AMETHYST, JADE, AND HORN LETTER OPENER BY RENÉ LALIQUE, PARIS, CIRCA 1903

SOLD

A carved jade handle embellished with engraved silver and gold head and claw of a rooster continuing to feather carved horn the blade, the talon enhanced with round cabochon amethyst rings and grasping cabochon amethysts; mounted in silver and gold

  • Signed Lalique
  • Length 10 1/2 inches

Additional cataloguing

Biography

René Lalique is one of the foremost jewelry designers of all time. He created naturalistically inspired jewelry and objects of art that were superbly designed and incorporated innovative material. Born in 1860, Lalique began an apprenticeship with the Parisian jeweler Louis Aucoc at the age of 14. Lalique then became a freelance designer and in 1885 took over the workshop of Jules Destape. In 1895, he presented his first collection of Art Nouveau jewelry. Five years later, he exhibited at the Paris Exposition Universelle where he was elected to the Legion of Honor. In 1909, he turned his attention to making glass until his death in 1945. The company continues making glass today.

 

Significance

René Lalique created jewelry in a strong, sculptural style that combined classicism with the sinuous lines of Art Nouveau. He turned gold into an almost fluid substance and introduced horn, ivory, tortoiseshell, and glass into his design repertoire. This letter opener, or paper knife, is a superb example of his art. It embodies the principles of the Symbolist movement that rejected the advance of science in the modern world, preferring the myths and legends of the past. Creatures such as serpents, owls, bats, and roosters were part of Lalique’s design vocabulary both for their symbolic meanings and their design potential. He masterfully represented them as fierce creatures whose personality could be captured in a jewel.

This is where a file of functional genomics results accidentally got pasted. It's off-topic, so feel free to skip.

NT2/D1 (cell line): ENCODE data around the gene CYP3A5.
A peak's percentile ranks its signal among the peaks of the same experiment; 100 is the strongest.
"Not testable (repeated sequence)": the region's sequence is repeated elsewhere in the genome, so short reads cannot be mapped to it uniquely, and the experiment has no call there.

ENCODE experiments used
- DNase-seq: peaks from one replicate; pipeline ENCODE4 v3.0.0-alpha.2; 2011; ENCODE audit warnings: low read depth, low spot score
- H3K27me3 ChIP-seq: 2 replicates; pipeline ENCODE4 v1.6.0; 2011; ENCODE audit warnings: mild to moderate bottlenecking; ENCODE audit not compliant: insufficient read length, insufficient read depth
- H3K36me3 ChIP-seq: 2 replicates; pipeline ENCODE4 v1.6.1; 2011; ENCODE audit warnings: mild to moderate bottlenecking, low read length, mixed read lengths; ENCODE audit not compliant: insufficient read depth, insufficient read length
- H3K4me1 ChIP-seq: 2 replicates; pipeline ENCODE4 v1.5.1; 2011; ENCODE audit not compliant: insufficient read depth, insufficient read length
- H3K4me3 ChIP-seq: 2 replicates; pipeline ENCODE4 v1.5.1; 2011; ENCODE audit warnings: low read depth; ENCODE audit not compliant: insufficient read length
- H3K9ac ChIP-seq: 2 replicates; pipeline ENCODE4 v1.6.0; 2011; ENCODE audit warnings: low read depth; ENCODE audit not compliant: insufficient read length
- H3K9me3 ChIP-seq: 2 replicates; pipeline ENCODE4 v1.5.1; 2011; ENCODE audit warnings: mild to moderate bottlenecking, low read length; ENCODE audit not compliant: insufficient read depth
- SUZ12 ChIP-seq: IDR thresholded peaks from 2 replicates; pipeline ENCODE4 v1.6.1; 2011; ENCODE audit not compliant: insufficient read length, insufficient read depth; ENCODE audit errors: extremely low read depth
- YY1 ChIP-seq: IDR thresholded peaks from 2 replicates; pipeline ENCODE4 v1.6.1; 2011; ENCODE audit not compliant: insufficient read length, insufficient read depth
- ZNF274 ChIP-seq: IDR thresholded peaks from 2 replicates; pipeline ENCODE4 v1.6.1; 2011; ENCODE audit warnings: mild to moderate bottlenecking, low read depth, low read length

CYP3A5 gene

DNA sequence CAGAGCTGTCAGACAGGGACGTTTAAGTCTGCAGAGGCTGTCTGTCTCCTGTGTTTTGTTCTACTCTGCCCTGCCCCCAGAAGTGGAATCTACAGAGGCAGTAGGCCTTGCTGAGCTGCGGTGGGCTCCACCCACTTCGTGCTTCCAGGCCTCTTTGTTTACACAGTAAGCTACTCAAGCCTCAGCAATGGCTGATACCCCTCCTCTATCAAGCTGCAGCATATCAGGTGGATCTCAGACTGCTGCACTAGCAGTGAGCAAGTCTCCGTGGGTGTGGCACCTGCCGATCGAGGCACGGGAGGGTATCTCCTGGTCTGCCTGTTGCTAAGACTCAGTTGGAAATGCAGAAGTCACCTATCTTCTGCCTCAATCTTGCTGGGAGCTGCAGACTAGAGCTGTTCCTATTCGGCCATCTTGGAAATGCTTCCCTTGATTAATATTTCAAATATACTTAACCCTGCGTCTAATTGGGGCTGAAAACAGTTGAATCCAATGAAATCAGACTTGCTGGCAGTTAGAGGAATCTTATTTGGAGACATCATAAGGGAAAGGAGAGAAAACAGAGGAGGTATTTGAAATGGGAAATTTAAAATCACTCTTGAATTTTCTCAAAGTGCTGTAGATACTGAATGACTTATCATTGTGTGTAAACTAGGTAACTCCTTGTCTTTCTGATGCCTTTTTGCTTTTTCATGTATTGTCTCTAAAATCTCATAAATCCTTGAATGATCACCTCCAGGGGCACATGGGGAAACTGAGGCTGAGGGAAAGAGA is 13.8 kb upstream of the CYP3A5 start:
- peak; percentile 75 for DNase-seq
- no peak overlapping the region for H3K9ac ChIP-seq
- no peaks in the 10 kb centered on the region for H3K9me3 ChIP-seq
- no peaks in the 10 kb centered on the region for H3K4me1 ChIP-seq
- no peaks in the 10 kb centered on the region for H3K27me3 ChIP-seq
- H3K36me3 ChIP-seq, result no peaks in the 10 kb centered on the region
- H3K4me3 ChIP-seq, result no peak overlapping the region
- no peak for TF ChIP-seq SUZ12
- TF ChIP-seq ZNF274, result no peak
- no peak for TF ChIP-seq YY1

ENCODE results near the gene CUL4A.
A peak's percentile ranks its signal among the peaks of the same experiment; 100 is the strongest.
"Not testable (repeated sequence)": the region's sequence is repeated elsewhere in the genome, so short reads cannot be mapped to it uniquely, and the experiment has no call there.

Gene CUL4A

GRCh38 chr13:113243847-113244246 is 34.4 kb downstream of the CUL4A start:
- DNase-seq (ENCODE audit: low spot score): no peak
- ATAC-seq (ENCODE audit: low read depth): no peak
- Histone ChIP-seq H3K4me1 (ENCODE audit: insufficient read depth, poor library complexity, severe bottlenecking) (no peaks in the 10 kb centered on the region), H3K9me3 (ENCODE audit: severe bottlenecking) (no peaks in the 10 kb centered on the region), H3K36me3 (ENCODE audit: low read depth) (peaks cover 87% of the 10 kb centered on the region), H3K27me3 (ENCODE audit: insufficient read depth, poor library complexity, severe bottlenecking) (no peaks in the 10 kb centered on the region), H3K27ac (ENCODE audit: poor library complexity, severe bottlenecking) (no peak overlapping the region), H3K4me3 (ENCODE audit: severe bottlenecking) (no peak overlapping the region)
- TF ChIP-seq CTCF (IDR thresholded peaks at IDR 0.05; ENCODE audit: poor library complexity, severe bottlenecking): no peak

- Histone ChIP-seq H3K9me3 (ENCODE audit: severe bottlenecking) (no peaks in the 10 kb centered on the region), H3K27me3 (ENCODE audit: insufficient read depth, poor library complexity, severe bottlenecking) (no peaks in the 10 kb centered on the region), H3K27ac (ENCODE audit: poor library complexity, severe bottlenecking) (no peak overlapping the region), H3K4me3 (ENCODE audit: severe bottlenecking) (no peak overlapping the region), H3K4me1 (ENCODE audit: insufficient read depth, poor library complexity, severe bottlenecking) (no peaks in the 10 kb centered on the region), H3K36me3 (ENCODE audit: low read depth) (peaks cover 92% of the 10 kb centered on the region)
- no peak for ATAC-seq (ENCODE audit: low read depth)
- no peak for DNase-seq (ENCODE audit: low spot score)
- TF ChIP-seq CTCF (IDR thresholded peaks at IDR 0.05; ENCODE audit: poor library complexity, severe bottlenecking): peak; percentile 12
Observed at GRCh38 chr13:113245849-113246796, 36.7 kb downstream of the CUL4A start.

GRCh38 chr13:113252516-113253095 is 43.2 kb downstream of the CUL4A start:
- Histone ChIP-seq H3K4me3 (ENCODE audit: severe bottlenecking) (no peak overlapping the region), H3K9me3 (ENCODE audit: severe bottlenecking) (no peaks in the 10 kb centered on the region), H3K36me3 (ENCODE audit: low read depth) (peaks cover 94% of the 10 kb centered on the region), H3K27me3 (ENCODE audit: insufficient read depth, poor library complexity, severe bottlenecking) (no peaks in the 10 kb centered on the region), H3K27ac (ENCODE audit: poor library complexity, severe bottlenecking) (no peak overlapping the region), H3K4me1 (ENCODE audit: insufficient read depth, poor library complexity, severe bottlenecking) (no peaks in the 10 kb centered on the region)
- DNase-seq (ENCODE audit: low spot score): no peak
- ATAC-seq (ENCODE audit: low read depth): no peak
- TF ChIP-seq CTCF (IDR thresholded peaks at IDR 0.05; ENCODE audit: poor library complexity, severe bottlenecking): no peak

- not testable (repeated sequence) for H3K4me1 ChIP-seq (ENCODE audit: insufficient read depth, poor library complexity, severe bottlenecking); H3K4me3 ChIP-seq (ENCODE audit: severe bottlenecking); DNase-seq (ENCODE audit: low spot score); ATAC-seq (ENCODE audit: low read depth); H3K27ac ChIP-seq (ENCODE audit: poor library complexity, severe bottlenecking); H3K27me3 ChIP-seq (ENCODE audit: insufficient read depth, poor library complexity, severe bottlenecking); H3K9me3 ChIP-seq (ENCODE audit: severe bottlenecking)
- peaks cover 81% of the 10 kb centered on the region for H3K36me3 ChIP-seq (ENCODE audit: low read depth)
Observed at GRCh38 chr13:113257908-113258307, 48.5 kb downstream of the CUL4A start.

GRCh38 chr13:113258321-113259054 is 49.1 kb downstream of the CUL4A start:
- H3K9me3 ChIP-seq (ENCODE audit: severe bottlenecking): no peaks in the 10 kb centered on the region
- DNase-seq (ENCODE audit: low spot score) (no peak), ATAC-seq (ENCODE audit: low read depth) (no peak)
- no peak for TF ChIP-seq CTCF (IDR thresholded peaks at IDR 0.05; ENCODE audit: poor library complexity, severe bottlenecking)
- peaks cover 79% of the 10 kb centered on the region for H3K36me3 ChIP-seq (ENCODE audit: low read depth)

The rooster, a strong and forceful bird symbolizing the break of dawn because of his early morning calls, became an emblem of watchfulness and vigilance. On the paper knife, only his head and talon are depicted, both out of proportion to the actual bird. Depicted for dramatic graphic effect, the head is too small and the talon too large. The rooster‘s head and talon are connected by the bird‘s backbone which runs down one side of the jade handle while on the opposite side the wattle falls only half way, leaving space for the fingers when holding the paper knife. The horn blade of the knife springs from the bird‘s head as a highly stylized comb, carefully graded to give the effect of the actual comb. The enlarged talon is artfully crafted in silver with gold claws that appear to clasp a polished amethyst. Realistic claws wear rings that are each set with a cabochon amethyst and decorated with a floral design of a daisy, clover, acanthus leaf, or branch with leaves. They are rings that denote rank, worn by bishops or royalty. Because of this designation, a person of title may have ordered this paper knife for his own personal use.

Lalique’s jewelry and objects of art have become icons of the Art Nouveau period, a time when usability was secondary to the artistic significance of a piece. This paper knife is emblematic of the time and of the man who created it and is a strong statement piece for a collector of masterpieces.